• “A department chair can treat post-tenure review as one more externally imposed rule and find ways of complying that will not disturb or disrupt the status quo. Or a department chair can decide to seize on the policy, misguided as it may be, as an opportunity to address larger issues about teaching and scholarship” (Departments that Work, x).

Supporting Faculty:

Promotion and Tenure

  • Discuss procedures and criteria with new faculty
  • Roles of P&T committee chair and chair in review process
  • OSU:pro
  • Fairness in process is key
  • “Eligible faculty” for P&T review
  • Quorum

Extending the Tenure Clock

  • Three ways to extend tenure clock:
    • Birth/adoption of child (guaranteed but must notify OAA)
    • Adverse events beyond one’s control—requires approval of P&T committee, dean, OAA
    • Part-Time (currently 47 faculty take this option)

Supporting Faculty

  • Provide clear deadlines and schedule for the academic year
  • Pay attention to orientation and mentoring opportunities for new faculty

OAA New Faculty Toolkit at



Supporting Faculty:

Nominations and Awards

  • OSU awards
  • Be proactive re national academies and other national awards
  • Develop and/or support departmental or college awards committee
  • Get the word out

Supporting Faculty:


See Handbook Tab 1, Chapter 5 (begins p. 65)

Annual Merit Compensation Process

Office of Academic Affairs Programs

  • Counter offers (p. 69)
  • Dual Career Hiring Program (p. 61)

Supporting Faculty:

Compensation as Recognition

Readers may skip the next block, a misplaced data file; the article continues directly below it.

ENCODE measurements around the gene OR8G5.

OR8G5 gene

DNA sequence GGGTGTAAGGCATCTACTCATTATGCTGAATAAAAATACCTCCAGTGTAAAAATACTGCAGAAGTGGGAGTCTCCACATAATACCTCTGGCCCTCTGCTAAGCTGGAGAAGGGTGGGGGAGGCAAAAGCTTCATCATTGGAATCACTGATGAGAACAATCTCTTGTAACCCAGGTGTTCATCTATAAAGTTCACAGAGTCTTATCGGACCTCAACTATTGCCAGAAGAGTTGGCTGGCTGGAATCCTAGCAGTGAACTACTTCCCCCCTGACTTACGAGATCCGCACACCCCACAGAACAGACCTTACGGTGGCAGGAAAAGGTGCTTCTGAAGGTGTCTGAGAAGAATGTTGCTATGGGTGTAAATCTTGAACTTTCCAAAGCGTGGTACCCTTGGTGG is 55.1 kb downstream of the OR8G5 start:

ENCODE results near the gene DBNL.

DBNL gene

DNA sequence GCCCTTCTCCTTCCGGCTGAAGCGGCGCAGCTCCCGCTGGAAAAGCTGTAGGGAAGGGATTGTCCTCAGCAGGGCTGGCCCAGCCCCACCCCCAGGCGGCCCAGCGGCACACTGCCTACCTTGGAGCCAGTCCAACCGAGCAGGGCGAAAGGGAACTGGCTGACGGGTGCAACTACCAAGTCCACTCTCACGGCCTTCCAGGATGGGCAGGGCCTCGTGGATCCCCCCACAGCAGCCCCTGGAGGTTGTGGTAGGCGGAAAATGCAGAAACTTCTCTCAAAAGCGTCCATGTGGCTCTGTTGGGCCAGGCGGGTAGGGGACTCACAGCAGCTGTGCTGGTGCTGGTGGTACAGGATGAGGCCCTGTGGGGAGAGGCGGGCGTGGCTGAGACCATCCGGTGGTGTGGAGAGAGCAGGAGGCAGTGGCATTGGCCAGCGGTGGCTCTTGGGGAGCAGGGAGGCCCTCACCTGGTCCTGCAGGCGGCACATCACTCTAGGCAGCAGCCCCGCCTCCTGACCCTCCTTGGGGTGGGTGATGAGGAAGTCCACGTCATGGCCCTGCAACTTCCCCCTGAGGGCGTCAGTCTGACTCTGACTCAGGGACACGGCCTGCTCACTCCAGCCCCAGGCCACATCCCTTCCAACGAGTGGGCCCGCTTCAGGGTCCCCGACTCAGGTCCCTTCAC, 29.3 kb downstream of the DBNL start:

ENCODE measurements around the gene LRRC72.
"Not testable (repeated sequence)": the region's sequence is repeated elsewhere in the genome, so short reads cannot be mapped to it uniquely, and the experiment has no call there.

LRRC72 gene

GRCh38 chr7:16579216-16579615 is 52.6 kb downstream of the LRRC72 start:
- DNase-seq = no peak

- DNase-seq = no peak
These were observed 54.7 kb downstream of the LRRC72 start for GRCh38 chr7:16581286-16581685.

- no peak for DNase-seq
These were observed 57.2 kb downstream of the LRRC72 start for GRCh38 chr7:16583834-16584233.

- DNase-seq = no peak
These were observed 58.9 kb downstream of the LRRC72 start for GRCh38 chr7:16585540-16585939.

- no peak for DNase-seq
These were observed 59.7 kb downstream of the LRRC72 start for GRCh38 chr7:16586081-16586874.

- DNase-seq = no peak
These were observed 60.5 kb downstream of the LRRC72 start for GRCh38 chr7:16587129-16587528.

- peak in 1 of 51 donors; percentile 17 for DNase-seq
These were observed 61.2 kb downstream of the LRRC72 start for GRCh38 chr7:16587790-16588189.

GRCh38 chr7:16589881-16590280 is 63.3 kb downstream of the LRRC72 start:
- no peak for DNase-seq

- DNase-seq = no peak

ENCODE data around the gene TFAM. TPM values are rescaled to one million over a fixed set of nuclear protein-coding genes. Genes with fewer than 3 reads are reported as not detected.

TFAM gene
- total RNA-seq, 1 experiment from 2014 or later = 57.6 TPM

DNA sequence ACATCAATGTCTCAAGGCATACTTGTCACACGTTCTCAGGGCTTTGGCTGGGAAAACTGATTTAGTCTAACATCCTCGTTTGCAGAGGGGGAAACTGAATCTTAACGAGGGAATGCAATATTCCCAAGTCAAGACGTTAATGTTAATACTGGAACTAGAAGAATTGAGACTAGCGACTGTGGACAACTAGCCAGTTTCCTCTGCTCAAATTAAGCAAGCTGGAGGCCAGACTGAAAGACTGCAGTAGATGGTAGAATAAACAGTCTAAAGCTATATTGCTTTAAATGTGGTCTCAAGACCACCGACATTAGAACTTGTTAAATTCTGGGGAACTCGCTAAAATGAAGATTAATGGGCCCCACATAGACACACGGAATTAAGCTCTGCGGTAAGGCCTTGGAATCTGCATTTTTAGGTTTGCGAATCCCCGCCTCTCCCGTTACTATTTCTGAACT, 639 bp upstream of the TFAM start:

“Faculty need evidence that someone’s paying attention. That’s why so mahy salary disputes in higher education seem so symbolic: Money, even in miniscule increments, symbolizes recognition…. Other symbols of recognition, while simple are surprisingly powerful….Recognition is public validation, and it’s exceedingly powerful: hearing unsolicited compliments from students or colleagues, getting quoted in a research article; fielding requests for assistance in an area of professional expertise” (Departments that Work, 17)


Supporting Faculty:

Managing Conflict

  • Respond to conflicts quickly; don’t let them fester
  • Use your best listening skills…the more you understand the problem, the better you will be able to help
  • Gather the facts; remember that each person involved will have a new/different perspective
  • Invite those in conflict to talk directly to each other, and/or to talk with you together
  • If those in conflict cannot resolve their issue, then resolve it for them and be clear in your expectations for moving beyond the conflict

Supporting Faculty:


  • Balance between individual entrepreneurship and institutional risk
  • Conflict of Interest forms must be submitted annually
  • Conflict of Commitment policy
  • Leave forms

Create a Positive + Collegial Environment

  • Set and maintain expectations for civil discourse and rules of engagement.
  • Address inappropriate behavior.
  • Set guidelines for meetings; reduce the stress associated with faculty meetings.
  • Always refer cases of workplace violence, sexual harassment, and discrimination to the Office of Human Resources (2-2800)

Supporting Faculty:

Leadership Development

  • CIC Academic Leadership Program
  • President’s and Provost’s Leadership Institute
  • Higher Education Resource Services (HERS) Bryn Mawr Summer Institute

More information at


Leadership Partners

  • Organization and Human Resources Consulting (2-2800)
  • Office of Legal Affairs (2-0661)
  • Office of Academic Affairs (2-5881)
  • Council of Deans, monthly
  • Quarterly chairs meetings
  • Chairs collaborating with chairs
  • Office of Student Life
  • The Women’s Place (2-3960)
  • Graduate School (2-6031)
  • UCAT